Q: What exactly is cerebral palsy? A: Cerebral palsy is a general term that describes disorders of movement, muscle tone, gait and/or posture that are caused by a primary brain dysfunction prior to age 3.
Q: What exactly is cerebral palsy?
A: Cerebral palsy is a general term that describes disorders of movement, muscle tone, gait and/or posture that are caused by a primary brain dysfunction prior to age 3.
CP is a non-progressive condition; the brain dysfunction does not typically get worse over time. It is the most common motor disability in young kids, affecting about 3 per every 1,000.
The development of the human brain and nervous system begins just a couple of weeks after conception and continues for years after birth. CP can be caused by anything that causes the brain to develop abnormally; it is classified by the symptoms and limbs affected:
- Spastic CP, accounting for over three-quarters of cases of CP, manifests with stiff, tight, rigid and/or poorly stretchable muscles. It is called spastic hemiplegia if it affects one side of the body, spastic diplegia (paraplegia) if the legs are affected more than the arms, and spastic quadriplegia if all four limbs are affected.
- Dyskinetic CP is manifested by abnormal body movements.
- Ataxic CP is when walking coordination (gait) is abnormal.
- Mixed CP is a mixture of any of these.
The symptoms from CP range from mild to moderate to severe. For example, up to 25 percent of CP patients cannot walk on their own.
There are many other symptoms CP patients may have:
- If swallowing or sucking is affected the baby may drool more than normal, and if severe they may not be able to get adequate nutrition.
- Vision and/or hearting can be affected.
- The child may not be able to develop urinary and/or bowel control.
- A third to a half of CP patients have some amount of mental retardation (meaning over half have normal or above normal intelligence!).
- Up to half of CP patients develop a seizure disorder.
The causes of the brain dysfunction that manifests as CP can occur before, at the time of or after birth. Over three-quarters occur before birth and are due to genetic problems, infections, disruption of oxygen to the fetus’ brain (from any cause) or other causes; and likely a combination of these in many cases.
Decreased oxygen during birth can cause CP; less than 10 percent of cases are from this. ?Being premature, having an abnormal presentation (the head not coming out first) and maternal infections are risk factors for perinatal causes.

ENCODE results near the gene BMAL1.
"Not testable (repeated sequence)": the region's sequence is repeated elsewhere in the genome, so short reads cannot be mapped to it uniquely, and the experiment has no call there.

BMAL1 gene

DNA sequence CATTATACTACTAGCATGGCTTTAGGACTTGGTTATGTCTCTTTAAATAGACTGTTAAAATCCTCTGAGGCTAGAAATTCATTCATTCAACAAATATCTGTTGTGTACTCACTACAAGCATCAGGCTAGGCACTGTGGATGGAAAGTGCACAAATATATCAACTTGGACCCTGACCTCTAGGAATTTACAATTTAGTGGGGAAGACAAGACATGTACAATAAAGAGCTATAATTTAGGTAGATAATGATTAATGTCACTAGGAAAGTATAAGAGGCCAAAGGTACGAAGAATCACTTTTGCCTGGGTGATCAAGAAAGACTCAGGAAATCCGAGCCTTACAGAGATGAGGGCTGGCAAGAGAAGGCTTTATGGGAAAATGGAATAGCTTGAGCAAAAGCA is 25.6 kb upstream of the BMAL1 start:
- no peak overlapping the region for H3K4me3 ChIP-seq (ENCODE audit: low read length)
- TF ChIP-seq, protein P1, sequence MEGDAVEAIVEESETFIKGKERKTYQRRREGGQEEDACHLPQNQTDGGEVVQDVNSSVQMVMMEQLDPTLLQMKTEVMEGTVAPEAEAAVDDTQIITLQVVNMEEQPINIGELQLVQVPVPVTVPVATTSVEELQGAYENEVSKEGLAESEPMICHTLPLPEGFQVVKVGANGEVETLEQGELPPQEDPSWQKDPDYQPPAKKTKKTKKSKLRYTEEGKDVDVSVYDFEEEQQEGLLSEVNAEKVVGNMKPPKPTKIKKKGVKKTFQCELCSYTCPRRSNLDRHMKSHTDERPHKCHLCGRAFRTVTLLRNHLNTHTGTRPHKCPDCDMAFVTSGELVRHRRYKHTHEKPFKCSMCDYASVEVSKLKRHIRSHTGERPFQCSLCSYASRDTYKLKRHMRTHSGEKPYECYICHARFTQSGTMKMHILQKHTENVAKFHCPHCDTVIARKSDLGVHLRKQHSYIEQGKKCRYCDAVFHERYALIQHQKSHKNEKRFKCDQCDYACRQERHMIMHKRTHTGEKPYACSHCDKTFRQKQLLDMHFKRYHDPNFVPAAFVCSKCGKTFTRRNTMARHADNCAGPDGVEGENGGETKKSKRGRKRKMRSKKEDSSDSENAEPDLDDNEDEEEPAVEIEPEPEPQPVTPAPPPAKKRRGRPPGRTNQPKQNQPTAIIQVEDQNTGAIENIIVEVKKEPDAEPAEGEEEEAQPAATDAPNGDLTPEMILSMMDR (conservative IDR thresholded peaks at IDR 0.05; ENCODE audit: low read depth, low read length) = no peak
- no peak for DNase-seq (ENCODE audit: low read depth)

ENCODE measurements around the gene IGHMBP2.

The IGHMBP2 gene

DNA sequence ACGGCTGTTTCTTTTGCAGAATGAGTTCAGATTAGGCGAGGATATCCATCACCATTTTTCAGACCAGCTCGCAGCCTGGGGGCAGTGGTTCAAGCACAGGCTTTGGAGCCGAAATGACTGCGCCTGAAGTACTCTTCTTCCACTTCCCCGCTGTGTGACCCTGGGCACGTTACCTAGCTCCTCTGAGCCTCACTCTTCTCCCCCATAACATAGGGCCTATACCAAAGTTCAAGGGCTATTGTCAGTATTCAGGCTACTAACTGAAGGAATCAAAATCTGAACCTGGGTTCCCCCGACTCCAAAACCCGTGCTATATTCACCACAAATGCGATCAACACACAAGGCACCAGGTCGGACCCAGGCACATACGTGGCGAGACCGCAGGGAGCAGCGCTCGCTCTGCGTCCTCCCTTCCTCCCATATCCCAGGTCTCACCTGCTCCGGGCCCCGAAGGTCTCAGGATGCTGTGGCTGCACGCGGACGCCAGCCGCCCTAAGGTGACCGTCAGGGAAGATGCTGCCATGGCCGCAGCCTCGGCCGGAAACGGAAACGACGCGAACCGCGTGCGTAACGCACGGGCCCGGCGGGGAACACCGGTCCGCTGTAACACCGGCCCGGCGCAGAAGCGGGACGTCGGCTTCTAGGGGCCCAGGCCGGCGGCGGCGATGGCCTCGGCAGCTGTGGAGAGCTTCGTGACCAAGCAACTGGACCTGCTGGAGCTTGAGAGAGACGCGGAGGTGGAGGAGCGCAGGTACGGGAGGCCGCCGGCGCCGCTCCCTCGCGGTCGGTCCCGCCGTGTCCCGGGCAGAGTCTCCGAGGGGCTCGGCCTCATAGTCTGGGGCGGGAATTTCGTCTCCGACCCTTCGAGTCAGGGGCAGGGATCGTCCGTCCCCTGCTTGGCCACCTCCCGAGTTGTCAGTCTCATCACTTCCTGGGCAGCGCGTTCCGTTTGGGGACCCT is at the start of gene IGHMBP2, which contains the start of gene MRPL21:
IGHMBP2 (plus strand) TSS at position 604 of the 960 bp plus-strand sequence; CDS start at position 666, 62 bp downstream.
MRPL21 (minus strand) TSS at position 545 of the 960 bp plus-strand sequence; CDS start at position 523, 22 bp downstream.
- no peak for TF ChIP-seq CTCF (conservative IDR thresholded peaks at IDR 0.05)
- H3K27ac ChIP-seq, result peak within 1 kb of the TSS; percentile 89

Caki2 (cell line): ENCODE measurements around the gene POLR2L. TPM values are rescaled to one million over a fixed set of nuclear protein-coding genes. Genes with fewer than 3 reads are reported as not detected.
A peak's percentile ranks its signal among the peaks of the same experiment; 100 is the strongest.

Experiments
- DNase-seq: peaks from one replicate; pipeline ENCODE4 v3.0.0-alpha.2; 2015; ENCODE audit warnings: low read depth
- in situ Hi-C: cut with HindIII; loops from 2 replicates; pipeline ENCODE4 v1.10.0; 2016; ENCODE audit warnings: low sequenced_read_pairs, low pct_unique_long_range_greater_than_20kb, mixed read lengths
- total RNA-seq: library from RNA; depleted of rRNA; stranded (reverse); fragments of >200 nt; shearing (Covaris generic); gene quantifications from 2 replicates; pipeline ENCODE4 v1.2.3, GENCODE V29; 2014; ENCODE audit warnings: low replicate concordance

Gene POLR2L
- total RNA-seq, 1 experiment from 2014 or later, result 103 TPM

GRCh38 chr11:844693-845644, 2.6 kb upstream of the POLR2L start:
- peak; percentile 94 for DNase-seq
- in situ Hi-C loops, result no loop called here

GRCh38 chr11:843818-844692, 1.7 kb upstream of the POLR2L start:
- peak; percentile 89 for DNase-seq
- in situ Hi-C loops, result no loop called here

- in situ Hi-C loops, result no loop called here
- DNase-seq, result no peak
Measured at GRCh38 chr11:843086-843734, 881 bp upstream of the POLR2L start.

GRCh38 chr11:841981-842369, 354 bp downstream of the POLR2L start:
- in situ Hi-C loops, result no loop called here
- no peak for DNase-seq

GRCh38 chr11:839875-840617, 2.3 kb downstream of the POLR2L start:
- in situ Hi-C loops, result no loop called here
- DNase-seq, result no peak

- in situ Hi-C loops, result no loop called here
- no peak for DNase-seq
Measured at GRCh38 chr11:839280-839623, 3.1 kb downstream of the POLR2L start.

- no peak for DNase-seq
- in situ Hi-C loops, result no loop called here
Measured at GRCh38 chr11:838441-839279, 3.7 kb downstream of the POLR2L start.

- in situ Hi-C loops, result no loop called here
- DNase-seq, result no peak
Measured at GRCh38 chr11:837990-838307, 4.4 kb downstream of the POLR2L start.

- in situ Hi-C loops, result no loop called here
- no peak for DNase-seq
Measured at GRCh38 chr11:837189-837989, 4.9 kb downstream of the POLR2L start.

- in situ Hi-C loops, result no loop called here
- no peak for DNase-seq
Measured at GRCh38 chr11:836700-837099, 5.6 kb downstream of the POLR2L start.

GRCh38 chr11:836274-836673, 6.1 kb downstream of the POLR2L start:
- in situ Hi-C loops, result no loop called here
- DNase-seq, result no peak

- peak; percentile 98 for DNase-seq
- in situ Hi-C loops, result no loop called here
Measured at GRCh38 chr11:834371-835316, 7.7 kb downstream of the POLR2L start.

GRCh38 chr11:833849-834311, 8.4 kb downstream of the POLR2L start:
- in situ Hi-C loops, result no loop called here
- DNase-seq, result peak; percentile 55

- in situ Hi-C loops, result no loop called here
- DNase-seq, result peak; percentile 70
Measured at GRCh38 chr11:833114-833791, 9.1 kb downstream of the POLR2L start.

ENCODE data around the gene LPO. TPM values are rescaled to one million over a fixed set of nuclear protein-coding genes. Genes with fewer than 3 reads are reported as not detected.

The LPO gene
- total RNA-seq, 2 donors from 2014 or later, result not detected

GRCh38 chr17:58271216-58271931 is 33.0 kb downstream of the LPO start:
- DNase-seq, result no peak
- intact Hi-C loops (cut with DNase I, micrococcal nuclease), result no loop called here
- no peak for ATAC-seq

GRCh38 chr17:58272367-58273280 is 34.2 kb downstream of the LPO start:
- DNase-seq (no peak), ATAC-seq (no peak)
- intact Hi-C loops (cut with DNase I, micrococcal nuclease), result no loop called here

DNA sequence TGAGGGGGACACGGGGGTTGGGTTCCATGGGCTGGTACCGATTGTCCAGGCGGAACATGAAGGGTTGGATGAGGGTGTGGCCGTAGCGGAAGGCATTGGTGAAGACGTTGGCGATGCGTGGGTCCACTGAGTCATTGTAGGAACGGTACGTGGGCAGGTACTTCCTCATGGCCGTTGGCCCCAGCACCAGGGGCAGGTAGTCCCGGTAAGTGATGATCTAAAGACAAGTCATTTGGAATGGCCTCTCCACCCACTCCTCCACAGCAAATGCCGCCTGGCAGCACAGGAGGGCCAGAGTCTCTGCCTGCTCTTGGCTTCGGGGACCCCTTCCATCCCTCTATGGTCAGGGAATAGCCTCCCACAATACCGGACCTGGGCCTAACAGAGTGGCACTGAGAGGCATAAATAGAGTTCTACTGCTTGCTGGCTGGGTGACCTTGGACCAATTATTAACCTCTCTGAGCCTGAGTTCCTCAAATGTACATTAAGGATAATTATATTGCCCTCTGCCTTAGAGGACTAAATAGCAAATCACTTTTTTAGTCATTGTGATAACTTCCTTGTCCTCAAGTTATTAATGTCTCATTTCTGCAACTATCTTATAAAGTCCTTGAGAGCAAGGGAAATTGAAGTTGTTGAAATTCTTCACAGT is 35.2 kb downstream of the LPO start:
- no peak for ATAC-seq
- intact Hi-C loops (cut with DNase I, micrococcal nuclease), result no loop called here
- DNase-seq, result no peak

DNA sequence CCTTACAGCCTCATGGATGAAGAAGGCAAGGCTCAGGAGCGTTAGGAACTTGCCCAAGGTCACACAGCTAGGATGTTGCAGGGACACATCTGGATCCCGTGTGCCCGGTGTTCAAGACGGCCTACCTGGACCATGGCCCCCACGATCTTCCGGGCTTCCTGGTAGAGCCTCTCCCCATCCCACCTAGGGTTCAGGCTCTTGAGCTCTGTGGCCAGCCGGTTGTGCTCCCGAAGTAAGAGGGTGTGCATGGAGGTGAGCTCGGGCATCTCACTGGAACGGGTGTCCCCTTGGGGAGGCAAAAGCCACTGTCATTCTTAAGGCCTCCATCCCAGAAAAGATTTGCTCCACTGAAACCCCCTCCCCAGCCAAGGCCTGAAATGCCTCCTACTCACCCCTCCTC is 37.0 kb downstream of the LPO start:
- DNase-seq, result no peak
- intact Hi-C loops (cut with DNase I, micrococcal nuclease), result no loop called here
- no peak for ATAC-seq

Infections, trauma, bleeding into the brain (from any cause), decreased oxygenation (from heart or lung problems) or metabolic problems (such as severe jaundice) can all cause brain dysfunction after birth.
CP is often suspected by a child’s caregivers who notice an abnormality in the baby’s muscle tone, or who note the baby is not rolling over, sitting, crawling, walking or achieving some other developmental milestone as expected (whether late, asymmetric or with some other abnormality noted). Other symptoms, as noted above, may also raise suspicion.
Evaluation of a child suspected of having CP starts with a history (closely evaluating developmental milestones) and physical exam (carefully looking for muscle changes). Brain MRI or CT imaging can help evaluate the extent of brain damage and possible causes of CP (such as bleeding into the brain); bedside ultrasound may be done in newborns, especially if they are not stable enough for other imaging.
An electroencephalogram (EEG, to look at the electrical activity of the brain) can help evaluate a (suspected) seizure disorder. An electromyogram (EMG) can give information on possible muscle or nerve disorders. Blood tests may look for metabolic abnormalities (from thyroid conditions to certain genetic defects). Hearing and vision testing may also be indicated.
Treatment for CP is designed specifically for each individual patient, and should involve the appropriate specialists (pediatrician, speech therapist, occupation therapist, physical therapist, neurologist, orthopedist, neurosurgeon, social worker, others) as needed.
Treatments are aimed at minimizing complications (such as placing a feeding tube in patients with swallowing or sucking problems at risk for nutritional problems), maximizing the patient’s development (including physical and occupational therapy, addressing vision or hearing issues and giving other supportive therapy, including family counseling) and minimizing symptoms (such as medications and even interventional or surgical treatments for spasticity, treating seizures, etc.). With appropriate therapeutic services many CP patients are integrated into regular school classes and do very well.